Housing has become a polarizing topic in some sectors—specifically discussions over housing affordability, homelessness, and economic inequality. One side may fight for more dense housing, the other side may prefer to keep their neighborhoods the same as when they first moved. Architect and Founding Principal of Opticos Design in Berkley, Calif. Daniel Parolek recently published a book detailing ways in which the industry can address housing and resident issues, a topic Parolek has studied for more than two decades. “Missing Middle Housing: Thinking Big and Building Small to Respond to Today’s Housing Crisis” wants future housing additions to blend in with surrounding neighborhoods and make it more affordable for families priced out of single-family homes.
After making the case for Missing Middle Housing (including a discussion about how it can be an affordable solution for middle-income households who are priced out of the single-family market) Parolek spends the middle portion of the book breaking down each housing type into ideal form characteristics based on the constraints of a typical suburban single-family lot. Rather than density, floor-to-area ratio, lot coverage and other zoning formulas, Parolek’s analysis focuses on design characteristics such as height, shape (form), unit layout, and ideal building dimensions.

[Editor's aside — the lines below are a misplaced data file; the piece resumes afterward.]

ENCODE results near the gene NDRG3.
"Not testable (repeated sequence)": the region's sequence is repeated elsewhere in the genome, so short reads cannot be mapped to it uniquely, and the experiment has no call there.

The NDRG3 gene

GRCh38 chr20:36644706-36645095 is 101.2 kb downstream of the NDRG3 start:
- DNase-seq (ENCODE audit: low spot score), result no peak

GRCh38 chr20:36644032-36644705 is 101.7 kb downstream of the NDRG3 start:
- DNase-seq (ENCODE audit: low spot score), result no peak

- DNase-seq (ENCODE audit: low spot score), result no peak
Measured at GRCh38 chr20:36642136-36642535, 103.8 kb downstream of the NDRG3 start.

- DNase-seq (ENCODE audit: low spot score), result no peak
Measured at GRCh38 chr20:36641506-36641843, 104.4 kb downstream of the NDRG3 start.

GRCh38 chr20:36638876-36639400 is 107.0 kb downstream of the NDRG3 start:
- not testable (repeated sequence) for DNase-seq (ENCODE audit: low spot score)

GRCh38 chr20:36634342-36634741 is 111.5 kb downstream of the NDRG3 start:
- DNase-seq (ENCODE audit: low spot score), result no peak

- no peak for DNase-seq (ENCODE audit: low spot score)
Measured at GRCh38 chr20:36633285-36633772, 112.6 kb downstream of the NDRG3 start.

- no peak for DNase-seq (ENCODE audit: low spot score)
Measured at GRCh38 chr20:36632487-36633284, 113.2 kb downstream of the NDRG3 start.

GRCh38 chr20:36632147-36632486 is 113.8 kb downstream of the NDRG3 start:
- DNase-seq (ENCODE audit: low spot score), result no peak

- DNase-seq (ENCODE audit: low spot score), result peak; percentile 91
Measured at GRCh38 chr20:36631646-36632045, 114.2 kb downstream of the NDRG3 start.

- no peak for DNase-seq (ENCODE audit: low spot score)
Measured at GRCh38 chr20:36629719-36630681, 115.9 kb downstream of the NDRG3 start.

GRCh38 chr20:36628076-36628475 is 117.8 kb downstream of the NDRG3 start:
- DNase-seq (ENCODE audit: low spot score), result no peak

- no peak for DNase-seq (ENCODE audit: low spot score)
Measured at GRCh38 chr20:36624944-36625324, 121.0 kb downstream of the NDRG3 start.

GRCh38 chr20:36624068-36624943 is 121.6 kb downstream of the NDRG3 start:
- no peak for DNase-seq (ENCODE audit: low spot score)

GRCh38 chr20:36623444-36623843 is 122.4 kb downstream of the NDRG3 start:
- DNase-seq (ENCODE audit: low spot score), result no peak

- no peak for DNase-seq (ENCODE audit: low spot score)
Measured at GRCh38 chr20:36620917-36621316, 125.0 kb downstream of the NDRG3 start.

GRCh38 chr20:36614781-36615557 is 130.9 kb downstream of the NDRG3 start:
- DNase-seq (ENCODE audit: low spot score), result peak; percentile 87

For instance, as Parolek describes an ideal fourplex: “it often has a depth similar to that of a house, which allows for long, but shallow units with natural light exposure on the long sides of the unit. There is often one shared entry door that leads to a shared foyer or recessed porch with four doors. The two doors facing the street each go up a flight of stairs to the upper units. To the left and right are the doors that enter the ground floor units.”